Questions answered about Bibb County LGBT anti-discrimination policy

Attorney explains LGBT hiring discrimination

On Tuesday, we reported that next week Bibb County commissioners are scheduled to vote on a change to the county charter to say Bibb will not discriminate in hiring gay or transgender people.

That story got a lot of you talking. Nicole Butler went to speak with an employment lawyer to answer your questions.

Bibb County's charter currently says they cannot discriminate in hiring or promoting based on sex, race, religion, national origin, age, or political affiliation.

The county plans to add four words: sexual orientation and gender identity.

Viewers had question and comments on the plan.

Mark Quackenbush said, "You're either male or female and it is already illegal to discriminate due to gender. Male or female is 100 percent of the population, so what more are you talking about?"

"You can't be discriminated against because you're a woman. Gender identity discrimination would be you couldn't be discriminated against because although you are a woman, but you identify yourself as a man," Macon employment attorney, Charles Cox replies.

Cox says the change would cover a gap between federal or state discrimination laws. 

A Macon pastor Tim McCoy on Tuesday told the county commission that there may be "unintended consequences from this law."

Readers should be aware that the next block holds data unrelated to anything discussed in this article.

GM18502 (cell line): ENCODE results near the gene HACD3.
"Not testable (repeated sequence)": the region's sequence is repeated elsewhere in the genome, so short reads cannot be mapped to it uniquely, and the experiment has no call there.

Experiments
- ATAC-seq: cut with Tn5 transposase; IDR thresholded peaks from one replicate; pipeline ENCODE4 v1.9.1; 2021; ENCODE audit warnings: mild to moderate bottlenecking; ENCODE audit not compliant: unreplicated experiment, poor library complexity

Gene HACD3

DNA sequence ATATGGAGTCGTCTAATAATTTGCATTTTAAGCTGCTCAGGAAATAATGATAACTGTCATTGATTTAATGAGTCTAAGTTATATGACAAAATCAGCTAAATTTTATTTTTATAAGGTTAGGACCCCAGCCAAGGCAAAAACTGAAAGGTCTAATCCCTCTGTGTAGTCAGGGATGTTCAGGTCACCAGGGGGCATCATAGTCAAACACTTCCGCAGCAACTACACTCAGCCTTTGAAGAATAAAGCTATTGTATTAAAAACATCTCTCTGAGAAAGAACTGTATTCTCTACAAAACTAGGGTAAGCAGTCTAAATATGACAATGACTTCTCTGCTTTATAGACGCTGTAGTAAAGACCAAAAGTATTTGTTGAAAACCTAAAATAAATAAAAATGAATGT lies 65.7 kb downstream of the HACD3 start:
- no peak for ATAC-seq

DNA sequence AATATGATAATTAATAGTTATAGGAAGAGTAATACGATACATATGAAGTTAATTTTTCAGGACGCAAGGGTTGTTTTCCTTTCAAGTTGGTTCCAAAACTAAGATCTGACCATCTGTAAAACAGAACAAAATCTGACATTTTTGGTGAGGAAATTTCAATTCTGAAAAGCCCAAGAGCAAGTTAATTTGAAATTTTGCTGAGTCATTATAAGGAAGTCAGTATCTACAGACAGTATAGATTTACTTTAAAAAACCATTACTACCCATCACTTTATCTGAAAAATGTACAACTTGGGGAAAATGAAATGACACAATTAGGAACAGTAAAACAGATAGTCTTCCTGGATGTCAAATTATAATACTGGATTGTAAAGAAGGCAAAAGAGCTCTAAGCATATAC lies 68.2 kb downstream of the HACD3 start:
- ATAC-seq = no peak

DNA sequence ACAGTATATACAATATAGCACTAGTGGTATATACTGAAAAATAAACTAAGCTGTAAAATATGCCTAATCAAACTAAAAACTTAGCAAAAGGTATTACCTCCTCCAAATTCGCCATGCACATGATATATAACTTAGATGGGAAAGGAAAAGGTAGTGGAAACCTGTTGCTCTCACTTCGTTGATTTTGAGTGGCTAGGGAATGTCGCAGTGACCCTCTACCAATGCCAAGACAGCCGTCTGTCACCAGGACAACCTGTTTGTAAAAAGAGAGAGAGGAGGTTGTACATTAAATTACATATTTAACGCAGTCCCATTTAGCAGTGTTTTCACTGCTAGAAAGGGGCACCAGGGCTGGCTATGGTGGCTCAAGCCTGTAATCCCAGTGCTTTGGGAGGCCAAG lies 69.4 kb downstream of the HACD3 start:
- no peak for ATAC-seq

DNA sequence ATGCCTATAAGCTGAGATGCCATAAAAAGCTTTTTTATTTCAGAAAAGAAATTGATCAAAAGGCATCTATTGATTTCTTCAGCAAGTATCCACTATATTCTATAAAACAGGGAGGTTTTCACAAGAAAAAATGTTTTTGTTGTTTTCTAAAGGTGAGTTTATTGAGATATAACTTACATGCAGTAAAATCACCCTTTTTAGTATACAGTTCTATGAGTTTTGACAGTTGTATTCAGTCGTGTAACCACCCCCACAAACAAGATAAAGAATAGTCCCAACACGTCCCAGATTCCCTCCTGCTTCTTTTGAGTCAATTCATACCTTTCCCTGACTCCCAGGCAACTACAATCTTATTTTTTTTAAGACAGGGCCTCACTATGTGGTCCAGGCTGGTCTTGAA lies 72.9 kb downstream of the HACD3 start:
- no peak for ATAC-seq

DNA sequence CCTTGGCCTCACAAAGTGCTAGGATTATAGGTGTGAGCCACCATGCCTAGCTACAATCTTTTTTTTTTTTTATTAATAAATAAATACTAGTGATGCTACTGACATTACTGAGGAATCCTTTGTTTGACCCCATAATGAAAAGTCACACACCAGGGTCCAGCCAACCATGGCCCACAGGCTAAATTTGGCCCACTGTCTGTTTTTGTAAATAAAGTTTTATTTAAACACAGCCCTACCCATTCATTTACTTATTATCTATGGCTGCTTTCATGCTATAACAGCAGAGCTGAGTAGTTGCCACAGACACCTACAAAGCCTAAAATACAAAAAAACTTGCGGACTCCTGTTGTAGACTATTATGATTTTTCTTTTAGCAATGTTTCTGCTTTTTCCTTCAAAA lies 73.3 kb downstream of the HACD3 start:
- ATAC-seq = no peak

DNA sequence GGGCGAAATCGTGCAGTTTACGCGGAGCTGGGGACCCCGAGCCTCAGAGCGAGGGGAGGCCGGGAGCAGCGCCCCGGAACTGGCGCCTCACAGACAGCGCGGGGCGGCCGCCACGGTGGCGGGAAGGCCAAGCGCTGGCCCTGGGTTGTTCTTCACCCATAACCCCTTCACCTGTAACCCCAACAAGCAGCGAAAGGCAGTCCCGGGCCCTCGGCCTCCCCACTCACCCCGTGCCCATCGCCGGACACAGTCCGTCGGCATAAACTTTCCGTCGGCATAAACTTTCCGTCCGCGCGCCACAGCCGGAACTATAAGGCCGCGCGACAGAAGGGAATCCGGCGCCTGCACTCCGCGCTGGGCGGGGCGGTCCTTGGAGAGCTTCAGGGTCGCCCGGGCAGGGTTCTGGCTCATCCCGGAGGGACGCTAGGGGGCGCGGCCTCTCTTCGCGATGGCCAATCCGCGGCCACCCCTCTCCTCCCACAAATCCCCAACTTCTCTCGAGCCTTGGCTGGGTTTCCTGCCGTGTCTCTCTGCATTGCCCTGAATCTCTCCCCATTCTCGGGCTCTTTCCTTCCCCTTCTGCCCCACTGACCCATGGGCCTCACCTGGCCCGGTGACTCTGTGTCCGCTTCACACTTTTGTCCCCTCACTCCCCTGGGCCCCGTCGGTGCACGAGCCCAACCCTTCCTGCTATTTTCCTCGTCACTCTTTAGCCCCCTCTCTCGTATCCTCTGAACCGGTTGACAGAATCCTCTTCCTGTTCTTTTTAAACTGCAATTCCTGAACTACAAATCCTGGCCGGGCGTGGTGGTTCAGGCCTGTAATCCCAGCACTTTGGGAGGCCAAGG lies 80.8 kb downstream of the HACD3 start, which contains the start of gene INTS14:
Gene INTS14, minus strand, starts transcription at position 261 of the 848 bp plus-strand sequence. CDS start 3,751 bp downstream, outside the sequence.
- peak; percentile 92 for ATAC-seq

"That it will teach that the Judeo-Christian worldview is not only false but discriminatory," McCoy says.

Lynne Redmond agrees saying, "My God and his word says he created woman for man."

But Cox says Biblical issues belong in churches, not the government, and that this proposal has nothing to do with religion.

"It doesn't affirm or deny any religious teachings. All it says is that the government, when it makes decisions, will not consider someone's orientation or gender identity," Cox says.

Jenn Woods supports the ordinance, but isn't sure why sexual orientation would even come up, saying, "How will someone know if you are gay by an interview?"

Cox says the goal is protect those people.

"But if somebody does know you're gay or lesbian, that is not a basis to discriminate against someone. The employment decision should be based on the person's ability to do the job and their qualifications," he says.

Cox says he hopes this ordinance passes, saying it would put Macon-Bibb County in the forefront of fighting discrimination in the workplace.

The ordinance still needs approval from the full commission at next Tuesday's meeting.

© 2017 WMAZ-TV


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